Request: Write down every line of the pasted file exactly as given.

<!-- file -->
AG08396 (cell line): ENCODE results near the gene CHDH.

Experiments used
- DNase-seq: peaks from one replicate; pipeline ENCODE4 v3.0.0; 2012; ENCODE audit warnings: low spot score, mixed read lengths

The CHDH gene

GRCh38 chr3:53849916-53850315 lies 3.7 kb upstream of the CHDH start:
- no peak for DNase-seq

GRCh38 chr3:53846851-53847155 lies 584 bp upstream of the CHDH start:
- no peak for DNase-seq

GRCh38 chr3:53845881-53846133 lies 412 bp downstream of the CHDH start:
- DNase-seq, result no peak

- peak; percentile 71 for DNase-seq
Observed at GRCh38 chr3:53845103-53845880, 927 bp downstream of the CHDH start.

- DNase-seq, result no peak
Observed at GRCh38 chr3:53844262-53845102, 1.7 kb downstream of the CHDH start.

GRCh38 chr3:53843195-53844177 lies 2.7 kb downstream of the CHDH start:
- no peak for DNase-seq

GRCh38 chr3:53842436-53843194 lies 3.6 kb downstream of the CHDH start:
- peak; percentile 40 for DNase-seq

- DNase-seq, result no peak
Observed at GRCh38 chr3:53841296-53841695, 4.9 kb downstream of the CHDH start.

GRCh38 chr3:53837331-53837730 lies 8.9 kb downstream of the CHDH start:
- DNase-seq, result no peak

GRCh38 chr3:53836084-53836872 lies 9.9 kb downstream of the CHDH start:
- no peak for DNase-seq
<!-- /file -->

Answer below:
AG08396 (cell line): ENCODE results near the gene CHDH.

Experiments used
- DNase-seq: peaks from one replicate; pipeline ENCODE4 v3.0.0; 2012; ENCODE audit warnings: low spot score, mixed read lengths

The CHDH gene

GRCh38 chr3:53849916-53850315 lies 3.7 kb upstream of the CHDH start:
- no peak for DNase-seq

GRCh38 chr3:53846851-53847155 lies 584 bp upstream of the CHDH start:
- no peak for DNase-seq

GRCh38 chr3:53845881-53846133 lies 412 bp downstream of the CHDH start:
- DNase-seq, result no peak

- peak; percentile 71 for DNase-seq
Observed at GRCh38 chr3:53845103-53845880, 927 bp downstream of the CHDH start.

- DNase-seq, result no peak
Observed at GRCh38 chr3:53844262-53845102, 1.7 kb downstream of the CHDH start.

GRCh38 chr3:53843195-53844177 lies 2.7 kb downstream of the CHDH start:
- no peak for DNase-seq

GRCh38 chr3:53842436-53843194 lies 3.6 kb downstream of the CHDH start:
- peak; percentile 40 for DNase-seq

- DNase-seq, result no peak
Observed at GRCh38 chr3:53841296-53841695, 4.9 kb downstream of the CHDH start.

GRCh38 chr3:53837331-53837730 lies 8.9 kb downstream of the CHDH start:
- DNase-seq, result no peak

GRCh38 chr3:53836084-53836872 lies 9.9 kb downstream of the CHDH start:
- no peak for DNase-seq